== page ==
Second Movement Rondo from Sonatina in E Flat No.6 Opus 20


The music of J. L. Dussek is well worth discovering and playing. His Opus 20 Sonatinas are brimming with invention and musical interest and are perfect for developing a secure technique on a piano. This is music that both expresses and possesses the joy of its time. A rondo is a movement with a recurring theme. The repeats do not playback in the realisation. Music that has design and clear direction that is essentially pianistic. Musical ideas need to be clearly articulated without necessarily being exaggerated. The realisation plays back at a tempo of 72 dotted quarter note (crotchet) beats to the minute. Many of the early published scores of this movement have score detail that possibly is more suitable for the dry acoustic of earlier wooden framed pianos. Pianists may wish to add their own additional score detail particularly in respect to the note articulations but the music editors view is that is best to be minimalist. Some notes may require a staccato, an accent or tenuto marking but this aspect of performance is secondary to the requirement for secure fingering as encourages secure technique. Dussek was a Czech composer and like Beethoven is a transition figure linking the classical period to the romantic in a music history context. Dussek himself was a widely travelled piano virtuoso and was the first pianist to sit with his profile to the audience as is modern practice. The chromaticism in this movement suggests that this is more romantic than classical music. Dusssek is important too for encouraging the extension of the range of the piano to the 6-octave range and introducing pedal markings in the writing of piano music. He also composed music for the harp. The plain score is available as a free score and an edited music score with suggested fingering is available from PlentyMusic for one credit. In the edited music score the suggested fingering is notated above the note for the right hand and below the note for the left hand. Look out for the changing finger on a note which currently cannot be represented as clearly as the music editor intends. Bar 10 and 61 should logically contain the same music but they don’t. Players may well want to consider how they approach these two bars. A possible error in the score but by whom? The copyist, the engraver(s) or even the composer? It’s a much better question than you imagine because music printing of the distant past had so many inconsistencies. The music editor’s view is simply that many composers just did not have time to proof read the printer’s copy.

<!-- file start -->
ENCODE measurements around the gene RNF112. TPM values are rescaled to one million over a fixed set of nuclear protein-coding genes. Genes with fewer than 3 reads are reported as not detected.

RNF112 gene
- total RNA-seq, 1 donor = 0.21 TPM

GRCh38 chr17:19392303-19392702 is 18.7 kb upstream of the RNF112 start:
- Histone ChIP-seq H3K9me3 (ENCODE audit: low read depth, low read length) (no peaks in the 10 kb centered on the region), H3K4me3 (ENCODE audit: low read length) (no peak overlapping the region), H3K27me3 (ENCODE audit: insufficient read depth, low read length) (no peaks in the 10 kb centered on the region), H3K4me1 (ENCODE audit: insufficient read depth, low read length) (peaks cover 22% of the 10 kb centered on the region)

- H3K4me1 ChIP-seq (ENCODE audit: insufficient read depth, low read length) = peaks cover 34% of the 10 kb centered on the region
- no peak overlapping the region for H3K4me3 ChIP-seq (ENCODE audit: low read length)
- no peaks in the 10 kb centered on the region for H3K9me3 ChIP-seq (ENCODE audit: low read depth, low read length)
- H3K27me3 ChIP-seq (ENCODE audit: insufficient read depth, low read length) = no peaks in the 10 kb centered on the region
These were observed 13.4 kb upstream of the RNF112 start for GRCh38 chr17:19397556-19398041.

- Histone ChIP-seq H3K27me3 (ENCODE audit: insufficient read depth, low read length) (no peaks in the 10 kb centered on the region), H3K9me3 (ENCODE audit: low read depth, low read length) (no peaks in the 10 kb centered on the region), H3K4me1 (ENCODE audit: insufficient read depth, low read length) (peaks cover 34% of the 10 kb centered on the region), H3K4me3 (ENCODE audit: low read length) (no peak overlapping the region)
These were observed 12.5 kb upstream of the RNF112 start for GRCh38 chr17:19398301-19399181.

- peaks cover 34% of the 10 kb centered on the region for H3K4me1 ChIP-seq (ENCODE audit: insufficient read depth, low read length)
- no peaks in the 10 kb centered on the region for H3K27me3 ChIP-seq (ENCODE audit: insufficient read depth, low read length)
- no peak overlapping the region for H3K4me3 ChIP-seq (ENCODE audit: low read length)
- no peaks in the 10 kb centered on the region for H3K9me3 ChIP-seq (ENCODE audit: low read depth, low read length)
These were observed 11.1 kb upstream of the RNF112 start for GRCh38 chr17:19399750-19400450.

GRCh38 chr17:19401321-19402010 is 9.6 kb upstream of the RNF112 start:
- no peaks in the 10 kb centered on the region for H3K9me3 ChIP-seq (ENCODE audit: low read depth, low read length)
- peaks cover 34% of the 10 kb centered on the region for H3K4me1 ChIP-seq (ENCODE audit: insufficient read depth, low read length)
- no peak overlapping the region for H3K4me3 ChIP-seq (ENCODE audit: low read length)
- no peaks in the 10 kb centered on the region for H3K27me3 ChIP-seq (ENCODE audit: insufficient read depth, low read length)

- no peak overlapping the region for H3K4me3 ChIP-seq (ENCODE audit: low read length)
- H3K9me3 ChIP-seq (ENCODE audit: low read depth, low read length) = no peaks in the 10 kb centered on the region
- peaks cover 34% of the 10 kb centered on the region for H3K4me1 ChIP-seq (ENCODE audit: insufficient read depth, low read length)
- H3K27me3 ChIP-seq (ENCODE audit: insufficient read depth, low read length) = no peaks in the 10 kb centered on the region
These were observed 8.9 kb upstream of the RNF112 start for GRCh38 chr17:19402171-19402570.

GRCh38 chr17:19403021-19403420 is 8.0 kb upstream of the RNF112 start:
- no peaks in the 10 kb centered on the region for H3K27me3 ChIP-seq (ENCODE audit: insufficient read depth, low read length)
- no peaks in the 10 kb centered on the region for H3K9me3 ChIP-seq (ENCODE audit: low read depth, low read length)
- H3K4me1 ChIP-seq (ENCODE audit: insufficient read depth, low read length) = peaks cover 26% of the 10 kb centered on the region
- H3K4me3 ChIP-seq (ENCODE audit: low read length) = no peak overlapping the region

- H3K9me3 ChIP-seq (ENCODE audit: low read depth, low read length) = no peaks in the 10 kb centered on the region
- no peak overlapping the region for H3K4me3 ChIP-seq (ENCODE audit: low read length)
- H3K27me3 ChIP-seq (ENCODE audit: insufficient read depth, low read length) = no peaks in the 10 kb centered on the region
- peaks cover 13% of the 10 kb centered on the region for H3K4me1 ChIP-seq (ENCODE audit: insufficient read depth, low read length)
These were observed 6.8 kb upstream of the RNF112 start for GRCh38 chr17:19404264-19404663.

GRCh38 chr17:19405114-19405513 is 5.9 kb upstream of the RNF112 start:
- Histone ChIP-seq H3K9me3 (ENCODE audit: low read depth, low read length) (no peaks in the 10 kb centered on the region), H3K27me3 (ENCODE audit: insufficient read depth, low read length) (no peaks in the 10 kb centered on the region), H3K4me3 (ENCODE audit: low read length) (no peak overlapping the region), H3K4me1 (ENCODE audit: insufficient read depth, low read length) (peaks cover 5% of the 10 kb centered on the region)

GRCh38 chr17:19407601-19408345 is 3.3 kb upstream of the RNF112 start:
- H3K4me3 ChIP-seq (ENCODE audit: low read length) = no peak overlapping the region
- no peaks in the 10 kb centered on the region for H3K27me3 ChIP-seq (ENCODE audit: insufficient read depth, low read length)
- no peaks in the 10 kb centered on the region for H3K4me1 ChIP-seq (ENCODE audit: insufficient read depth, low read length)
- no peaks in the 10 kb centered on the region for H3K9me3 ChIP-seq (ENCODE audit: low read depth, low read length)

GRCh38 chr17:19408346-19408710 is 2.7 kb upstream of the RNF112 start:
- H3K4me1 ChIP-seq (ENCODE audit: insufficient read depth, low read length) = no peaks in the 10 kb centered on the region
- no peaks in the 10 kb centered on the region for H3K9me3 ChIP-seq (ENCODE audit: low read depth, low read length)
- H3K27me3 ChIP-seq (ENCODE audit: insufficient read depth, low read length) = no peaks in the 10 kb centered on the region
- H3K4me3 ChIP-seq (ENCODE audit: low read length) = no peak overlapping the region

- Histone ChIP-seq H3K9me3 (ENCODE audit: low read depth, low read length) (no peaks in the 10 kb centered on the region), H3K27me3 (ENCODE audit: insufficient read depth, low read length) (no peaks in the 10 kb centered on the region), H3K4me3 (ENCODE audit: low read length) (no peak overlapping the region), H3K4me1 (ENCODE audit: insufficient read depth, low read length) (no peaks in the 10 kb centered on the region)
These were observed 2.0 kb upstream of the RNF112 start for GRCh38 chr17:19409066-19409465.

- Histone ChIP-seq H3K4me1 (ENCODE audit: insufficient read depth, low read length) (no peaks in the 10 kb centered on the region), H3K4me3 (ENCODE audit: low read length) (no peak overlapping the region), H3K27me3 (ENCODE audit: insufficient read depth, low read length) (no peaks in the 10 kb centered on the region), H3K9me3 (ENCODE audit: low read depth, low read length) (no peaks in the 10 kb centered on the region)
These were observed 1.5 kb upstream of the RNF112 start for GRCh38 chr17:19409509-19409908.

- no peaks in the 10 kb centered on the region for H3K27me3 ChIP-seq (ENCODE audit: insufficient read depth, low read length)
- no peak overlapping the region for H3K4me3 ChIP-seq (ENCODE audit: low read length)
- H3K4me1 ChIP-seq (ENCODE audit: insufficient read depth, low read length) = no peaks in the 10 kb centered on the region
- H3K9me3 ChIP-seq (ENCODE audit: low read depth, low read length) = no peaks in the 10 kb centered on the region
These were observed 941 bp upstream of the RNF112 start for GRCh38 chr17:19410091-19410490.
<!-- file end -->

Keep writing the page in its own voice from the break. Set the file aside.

Added:   2021-07-16 10:30:02   | Views  : 318    | Downloads  : 0    

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